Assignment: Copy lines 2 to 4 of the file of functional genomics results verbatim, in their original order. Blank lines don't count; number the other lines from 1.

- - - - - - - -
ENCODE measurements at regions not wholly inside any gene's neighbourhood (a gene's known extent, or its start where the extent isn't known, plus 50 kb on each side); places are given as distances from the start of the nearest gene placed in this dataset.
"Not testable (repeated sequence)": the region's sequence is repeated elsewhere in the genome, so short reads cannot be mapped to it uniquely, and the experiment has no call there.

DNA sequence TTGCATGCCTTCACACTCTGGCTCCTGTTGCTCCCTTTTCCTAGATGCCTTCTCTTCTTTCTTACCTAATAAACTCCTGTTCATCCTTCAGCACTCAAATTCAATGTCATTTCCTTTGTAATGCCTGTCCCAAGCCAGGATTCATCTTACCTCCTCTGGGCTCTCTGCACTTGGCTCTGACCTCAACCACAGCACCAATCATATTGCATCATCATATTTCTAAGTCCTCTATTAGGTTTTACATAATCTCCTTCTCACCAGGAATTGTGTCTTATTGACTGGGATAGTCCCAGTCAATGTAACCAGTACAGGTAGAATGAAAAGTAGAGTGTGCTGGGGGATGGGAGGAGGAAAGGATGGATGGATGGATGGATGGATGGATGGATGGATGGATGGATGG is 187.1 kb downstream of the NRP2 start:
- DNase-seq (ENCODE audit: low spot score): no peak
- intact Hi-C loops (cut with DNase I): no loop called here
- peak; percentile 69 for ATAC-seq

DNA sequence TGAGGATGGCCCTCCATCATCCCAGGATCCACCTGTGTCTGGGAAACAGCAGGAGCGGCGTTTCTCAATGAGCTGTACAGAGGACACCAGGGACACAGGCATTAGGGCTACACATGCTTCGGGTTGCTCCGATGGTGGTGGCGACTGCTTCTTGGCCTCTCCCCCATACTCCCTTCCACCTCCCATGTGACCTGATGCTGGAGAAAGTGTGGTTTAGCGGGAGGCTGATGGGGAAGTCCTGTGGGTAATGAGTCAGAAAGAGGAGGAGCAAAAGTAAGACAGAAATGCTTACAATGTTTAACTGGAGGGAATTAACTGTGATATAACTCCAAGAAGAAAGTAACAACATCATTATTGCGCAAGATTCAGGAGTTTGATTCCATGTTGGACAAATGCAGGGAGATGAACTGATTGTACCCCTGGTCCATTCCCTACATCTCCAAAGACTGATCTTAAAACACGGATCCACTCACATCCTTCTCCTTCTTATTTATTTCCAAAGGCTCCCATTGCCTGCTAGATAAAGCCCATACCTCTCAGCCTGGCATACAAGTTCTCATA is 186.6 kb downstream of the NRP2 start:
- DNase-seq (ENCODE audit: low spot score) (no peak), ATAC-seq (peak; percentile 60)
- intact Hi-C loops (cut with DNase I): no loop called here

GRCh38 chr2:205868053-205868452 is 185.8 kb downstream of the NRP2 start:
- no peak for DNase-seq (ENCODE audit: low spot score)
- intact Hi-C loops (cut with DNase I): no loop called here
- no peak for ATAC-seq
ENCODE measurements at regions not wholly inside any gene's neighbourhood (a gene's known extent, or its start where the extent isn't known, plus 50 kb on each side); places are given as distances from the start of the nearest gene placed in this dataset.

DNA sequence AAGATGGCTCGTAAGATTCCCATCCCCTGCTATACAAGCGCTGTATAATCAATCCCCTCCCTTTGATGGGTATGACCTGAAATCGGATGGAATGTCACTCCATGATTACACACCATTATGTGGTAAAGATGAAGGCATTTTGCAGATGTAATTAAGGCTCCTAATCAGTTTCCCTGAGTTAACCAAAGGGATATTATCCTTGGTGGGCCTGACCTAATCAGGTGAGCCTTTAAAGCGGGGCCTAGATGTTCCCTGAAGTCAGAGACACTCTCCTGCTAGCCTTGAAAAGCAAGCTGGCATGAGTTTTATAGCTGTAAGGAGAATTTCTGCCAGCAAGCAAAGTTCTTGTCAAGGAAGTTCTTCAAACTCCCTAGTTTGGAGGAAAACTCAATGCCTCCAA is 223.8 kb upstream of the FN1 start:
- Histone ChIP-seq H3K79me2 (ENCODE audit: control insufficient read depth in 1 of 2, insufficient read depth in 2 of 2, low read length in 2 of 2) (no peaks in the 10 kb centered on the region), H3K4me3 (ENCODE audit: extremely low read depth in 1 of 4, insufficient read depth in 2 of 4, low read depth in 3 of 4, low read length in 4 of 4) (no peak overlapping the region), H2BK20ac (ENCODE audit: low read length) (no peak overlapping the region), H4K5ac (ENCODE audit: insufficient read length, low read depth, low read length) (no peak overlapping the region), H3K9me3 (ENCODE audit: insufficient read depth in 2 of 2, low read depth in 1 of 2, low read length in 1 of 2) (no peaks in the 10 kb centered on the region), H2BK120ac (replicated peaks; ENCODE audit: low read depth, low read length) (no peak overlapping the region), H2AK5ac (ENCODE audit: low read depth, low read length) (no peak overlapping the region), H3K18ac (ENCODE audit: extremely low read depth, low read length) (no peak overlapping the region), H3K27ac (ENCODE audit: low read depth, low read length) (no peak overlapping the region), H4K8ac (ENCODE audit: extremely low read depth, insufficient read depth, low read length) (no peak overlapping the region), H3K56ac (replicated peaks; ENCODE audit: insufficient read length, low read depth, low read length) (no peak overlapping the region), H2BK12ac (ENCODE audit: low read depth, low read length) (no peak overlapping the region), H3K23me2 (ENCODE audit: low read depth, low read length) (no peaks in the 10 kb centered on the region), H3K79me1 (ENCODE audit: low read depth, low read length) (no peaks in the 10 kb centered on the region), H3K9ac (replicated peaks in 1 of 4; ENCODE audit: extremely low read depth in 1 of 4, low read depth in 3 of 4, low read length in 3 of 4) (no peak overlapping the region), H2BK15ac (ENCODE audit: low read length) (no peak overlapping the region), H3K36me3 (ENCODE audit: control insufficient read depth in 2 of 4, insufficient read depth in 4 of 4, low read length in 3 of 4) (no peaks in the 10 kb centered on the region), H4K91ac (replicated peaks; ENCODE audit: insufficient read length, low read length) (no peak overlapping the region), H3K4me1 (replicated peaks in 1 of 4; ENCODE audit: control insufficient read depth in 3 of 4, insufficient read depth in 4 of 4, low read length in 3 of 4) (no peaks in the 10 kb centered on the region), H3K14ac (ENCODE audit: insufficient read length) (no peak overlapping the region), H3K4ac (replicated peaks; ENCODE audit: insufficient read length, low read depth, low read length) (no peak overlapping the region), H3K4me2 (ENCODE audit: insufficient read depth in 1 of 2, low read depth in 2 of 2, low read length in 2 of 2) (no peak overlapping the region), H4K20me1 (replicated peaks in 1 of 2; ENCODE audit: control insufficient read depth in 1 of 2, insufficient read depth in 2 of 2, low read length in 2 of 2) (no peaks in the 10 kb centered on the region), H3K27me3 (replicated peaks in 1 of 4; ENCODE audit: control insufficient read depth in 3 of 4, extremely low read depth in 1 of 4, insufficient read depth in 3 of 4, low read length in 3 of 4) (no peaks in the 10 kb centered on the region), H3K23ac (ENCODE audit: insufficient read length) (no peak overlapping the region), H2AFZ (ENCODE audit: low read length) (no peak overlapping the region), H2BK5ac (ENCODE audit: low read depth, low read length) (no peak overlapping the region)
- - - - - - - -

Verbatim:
"Not testable (repeated sequence)": the region's sequence is repeated elsewhere in the genome, so short reads cannot be mapped to it uniquely, and the experiment has no call there.

DNA sequence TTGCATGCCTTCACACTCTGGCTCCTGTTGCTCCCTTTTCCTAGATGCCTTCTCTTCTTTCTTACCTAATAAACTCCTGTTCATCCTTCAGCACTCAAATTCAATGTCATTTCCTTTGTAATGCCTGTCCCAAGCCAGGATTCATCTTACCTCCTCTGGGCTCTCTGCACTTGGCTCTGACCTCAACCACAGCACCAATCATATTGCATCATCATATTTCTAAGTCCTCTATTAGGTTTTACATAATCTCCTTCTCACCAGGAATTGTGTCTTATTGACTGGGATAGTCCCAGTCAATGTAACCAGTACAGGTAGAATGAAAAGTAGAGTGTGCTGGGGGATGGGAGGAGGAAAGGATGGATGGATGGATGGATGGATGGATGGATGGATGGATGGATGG is 187.1 kb downstream of the NRP2 start:
- DNase-seq (ENCODE audit: low spot score): no peak